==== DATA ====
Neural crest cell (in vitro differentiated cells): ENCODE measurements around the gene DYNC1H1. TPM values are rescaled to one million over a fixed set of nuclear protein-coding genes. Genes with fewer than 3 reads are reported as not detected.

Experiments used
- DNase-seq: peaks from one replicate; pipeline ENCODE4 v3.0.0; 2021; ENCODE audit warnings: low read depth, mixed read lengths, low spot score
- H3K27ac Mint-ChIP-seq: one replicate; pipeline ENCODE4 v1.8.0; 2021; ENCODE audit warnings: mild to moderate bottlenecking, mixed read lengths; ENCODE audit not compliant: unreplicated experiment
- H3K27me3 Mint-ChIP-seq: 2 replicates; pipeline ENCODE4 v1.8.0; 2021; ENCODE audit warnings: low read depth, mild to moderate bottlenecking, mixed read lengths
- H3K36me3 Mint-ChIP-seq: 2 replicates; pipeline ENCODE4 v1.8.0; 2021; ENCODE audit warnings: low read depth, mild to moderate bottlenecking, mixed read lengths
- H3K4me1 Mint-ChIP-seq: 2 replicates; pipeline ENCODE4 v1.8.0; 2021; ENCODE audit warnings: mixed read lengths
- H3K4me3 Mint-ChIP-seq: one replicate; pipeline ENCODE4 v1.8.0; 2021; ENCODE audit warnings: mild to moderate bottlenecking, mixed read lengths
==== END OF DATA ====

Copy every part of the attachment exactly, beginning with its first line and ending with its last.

Neural crest cell (in vitro differentiated cells): ENCODE measurements around the gene DYNC1H1. TPM values are rescaled to one million over a fixed set of nuclear protein-coding genes. Genes with fewer than 3 reads are reported as not detected.

Experiments used
- DNase-seq: peaks from one replicate; pipeline ENCODE4 v3.0.0; 2021; ENCODE audit warnings: low read depth, mixed read lengths, low spot score
- H3K27ac Mint-ChIP-seq: one replicate; pipeline ENCODE4 v1.8.0; 2021; ENCODE audit warnings: mild to moderate bottlenecking, mixed read lengths; ENCODE audit not compliant: unreplicated experiment
- H3K27me3 Mint-ChIP-seq: 2 replicates; pipeline ENCODE4 v1.8.0; 2021; ENCODE audit warnings: low read depth, mild to moderate bottlenecking, mixed read lengths
- H3K36me3 Mint-ChIP-seq: 2 replicates; pipeline ENCODE4 v1.8.0; 2021; ENCODE audit warnings: low read depth, mild to moderate bottlenecking, mixed read lengths
- H3K4me1 Mint-ChIP-seq: 2 replicates; pipeline ENCODE4 v1.8.0; 2021; ENCODE audit warnings: mixed read lengths
- H3K4me3 Mint-ChIP-seq: one replicate; pipeline ENCODE4 v1.8.0; 2021; ENCODE audit warnings: mild to moderate bottlenecking, mixed read lengths